This feature-length documentary traces the journey of the Haisla people to reclaim the G'psgolox totem pole that went missing from their British Columbia village in 1929. The fate of the 19th century traditional mortuary pole remained unknown for over 60 years until it was discovered in a Stockholm museum where it is considered state property by the Swedish government.Director Gil Cardinal combines interviews, striking imagery and rare footage of master carvers to raise questions about ownership and the meaning of Indigenous objects held in museums.
This short film portrays the experiences of Rhonda Gordon and her daughter, Angela, when a simple bus ride changes their lives in an unforeseeable way. When they are harassed by three boys, Rhonda finds the courage to take a unique and powerful stance against ignorance and prejudice. What ensues is a dramatic story of racism and empowerment.
This documentary pokes fun at the ways in which Inuit people have been treated as “exotic” documentary subjects by turning the lens onto the strange behaviours of Qallunaat (the Inuit word for white people). The term refers less to skin colour than to a certain state of mind: Qallunaat greet each other with inane salutations, repress natural bodily functions, complain about being cold, and want to dominate the world. Their odd dating habits, unsuccessful attempts at Arctic exploration, overbearing bureaucrats and police, and obsession with owning property are curious indeed.
A collaboration between filmmaker Mark Sandiford and Inuit writer and satirist Zebedee Nungak, Qallunaat! brings the documentary form to an unexpected place in which oppression, history, and comedy collide.
In this follow-up to his 2003 film, Totem: the Return of the G'psgolox Pole, filmmaker Gil Cardinal documents the events of the final journey of the G'psgolox Pole as it returns home to Kitamaat and the Haisla people, from where it went missing in 1929.
The Hudson’s Bay Company’s 300th-anniversary celebration in 1970 was no occasion for joy among the people whose lives were tied to the trading stores. Narrated by George Manuel, then president of the National Indian Brotherhood, this landmark film presents Indigenous perspectives on the company whose fur-trading empire drove colonization across vast tracts of land in central, western and northern Canada. There is a sharp contrast between the official celebrations, with Queen Elizabeth II among the guests, and what Indigenous people have to say about their lot in the Company’s operations. Released in 1972, the film was co-directed by Martin Defalco and Willie Dunn—a member of the historic Indian Film Crew, an all-Indigenous production unit established at the NFB in 1968.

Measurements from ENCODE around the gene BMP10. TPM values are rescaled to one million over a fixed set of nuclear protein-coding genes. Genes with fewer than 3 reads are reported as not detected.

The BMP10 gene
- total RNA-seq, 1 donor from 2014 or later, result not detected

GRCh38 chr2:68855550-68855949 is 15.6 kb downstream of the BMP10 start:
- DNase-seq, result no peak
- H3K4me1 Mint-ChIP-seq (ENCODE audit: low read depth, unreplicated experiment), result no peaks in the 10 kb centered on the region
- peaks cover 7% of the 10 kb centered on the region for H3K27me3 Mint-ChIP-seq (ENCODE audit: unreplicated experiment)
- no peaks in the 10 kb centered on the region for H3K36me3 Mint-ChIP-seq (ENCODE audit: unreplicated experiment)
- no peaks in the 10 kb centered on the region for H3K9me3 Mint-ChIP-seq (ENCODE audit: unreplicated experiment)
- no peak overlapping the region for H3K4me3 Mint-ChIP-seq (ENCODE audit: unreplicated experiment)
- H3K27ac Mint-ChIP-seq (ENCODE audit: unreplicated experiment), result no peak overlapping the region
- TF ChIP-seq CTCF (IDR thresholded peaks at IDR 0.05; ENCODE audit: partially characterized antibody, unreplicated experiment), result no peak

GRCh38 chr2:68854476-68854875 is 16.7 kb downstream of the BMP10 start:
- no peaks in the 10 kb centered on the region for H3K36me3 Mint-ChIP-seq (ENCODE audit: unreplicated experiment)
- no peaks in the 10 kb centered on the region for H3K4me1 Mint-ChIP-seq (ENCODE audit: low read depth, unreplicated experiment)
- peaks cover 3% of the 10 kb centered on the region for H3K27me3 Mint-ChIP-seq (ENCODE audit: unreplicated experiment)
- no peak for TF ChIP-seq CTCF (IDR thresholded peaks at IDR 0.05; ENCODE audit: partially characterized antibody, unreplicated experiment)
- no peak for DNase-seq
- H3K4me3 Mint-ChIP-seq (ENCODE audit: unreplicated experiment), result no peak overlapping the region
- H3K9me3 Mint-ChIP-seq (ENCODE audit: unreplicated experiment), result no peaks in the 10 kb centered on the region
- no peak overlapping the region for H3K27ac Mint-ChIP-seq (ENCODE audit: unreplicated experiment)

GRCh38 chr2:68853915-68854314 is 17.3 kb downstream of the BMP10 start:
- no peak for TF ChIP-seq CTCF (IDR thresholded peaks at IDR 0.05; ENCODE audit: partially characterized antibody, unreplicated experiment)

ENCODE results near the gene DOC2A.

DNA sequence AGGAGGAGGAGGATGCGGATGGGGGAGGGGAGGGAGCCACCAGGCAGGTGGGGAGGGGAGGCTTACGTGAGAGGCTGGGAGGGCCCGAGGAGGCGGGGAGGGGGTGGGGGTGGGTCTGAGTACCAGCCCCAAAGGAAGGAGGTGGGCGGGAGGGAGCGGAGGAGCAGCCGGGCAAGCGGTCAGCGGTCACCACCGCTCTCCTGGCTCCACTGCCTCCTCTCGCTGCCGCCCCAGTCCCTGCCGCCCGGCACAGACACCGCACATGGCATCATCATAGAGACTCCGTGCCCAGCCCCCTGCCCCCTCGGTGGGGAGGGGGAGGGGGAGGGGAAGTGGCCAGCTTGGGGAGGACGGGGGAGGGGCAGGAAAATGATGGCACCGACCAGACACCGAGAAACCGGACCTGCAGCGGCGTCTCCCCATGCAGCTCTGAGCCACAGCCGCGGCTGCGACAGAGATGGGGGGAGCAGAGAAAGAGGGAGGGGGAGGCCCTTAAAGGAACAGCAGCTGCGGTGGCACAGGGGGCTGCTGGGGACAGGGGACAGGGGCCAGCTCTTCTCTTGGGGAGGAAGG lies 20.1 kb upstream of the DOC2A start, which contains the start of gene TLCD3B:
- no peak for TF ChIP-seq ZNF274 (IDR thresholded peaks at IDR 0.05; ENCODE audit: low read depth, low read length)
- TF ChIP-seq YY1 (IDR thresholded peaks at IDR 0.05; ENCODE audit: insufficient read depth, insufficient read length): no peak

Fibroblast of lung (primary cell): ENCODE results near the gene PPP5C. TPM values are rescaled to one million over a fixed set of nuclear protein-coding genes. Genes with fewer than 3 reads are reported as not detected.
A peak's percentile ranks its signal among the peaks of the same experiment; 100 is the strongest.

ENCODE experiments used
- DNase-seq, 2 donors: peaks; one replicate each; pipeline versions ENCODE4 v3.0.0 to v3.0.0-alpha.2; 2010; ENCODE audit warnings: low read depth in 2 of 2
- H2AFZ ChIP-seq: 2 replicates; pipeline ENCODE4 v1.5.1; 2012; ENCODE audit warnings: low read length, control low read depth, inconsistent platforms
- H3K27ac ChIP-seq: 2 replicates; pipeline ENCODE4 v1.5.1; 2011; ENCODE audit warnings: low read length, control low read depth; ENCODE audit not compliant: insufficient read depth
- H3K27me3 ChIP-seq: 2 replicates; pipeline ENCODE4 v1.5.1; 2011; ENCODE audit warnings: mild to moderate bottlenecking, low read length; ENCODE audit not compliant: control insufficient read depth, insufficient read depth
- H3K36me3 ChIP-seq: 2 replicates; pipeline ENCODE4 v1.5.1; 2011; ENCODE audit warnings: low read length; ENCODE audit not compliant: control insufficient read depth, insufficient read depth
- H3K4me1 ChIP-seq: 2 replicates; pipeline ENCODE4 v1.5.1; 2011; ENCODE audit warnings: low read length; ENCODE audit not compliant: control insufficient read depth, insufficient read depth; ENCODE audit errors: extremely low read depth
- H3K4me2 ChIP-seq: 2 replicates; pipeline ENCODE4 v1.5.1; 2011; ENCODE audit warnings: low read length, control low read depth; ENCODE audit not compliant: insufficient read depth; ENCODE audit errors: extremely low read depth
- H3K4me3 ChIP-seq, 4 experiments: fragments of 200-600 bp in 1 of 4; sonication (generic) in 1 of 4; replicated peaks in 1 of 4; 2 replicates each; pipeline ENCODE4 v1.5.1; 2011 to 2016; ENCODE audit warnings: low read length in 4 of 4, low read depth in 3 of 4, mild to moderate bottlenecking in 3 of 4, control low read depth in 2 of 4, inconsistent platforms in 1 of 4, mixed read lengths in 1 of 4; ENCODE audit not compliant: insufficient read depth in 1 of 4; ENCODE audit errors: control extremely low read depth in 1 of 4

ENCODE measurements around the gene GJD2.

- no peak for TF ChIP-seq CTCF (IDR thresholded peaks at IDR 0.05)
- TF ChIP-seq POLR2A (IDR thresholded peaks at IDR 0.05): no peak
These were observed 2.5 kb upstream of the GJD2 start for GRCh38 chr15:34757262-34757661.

Ages 18 to 18
Family Studies/Home Economics - Housing
Health/Personal Development - Mental Health/Stress/Suicide
Indigenous Studies - Identity/Society
Indigenous Studies - Issues and Contemporary Challenges
Warnings: M (discussion of prostitution, drug use, some swearing). This film can be used to develop understandings of root causes of homelessness through discussions, critical inquiry and research. How has colonization contributed to homelessness of Indigenous people? Do the needs of homeless people exceed the resources of non-profit social service groups? What attracted the characters in the film to want to move to a city rather than staying in rural isolated communities? Research policies that tried to strip Inuit of their cultural identity (Inuit dog slaughters, Inuit dog-tags, project surname, and forced relocation) and consider the long-term social implications. How does loss of cultural identity contribute to homelessness and other negative social impacts that some Inuit may face? What social outlets are available in cities for Indigenous people who are in need? How does one become trapped without a means to return to their community? What ethical actions can be taken as a society to eliminate homelessness?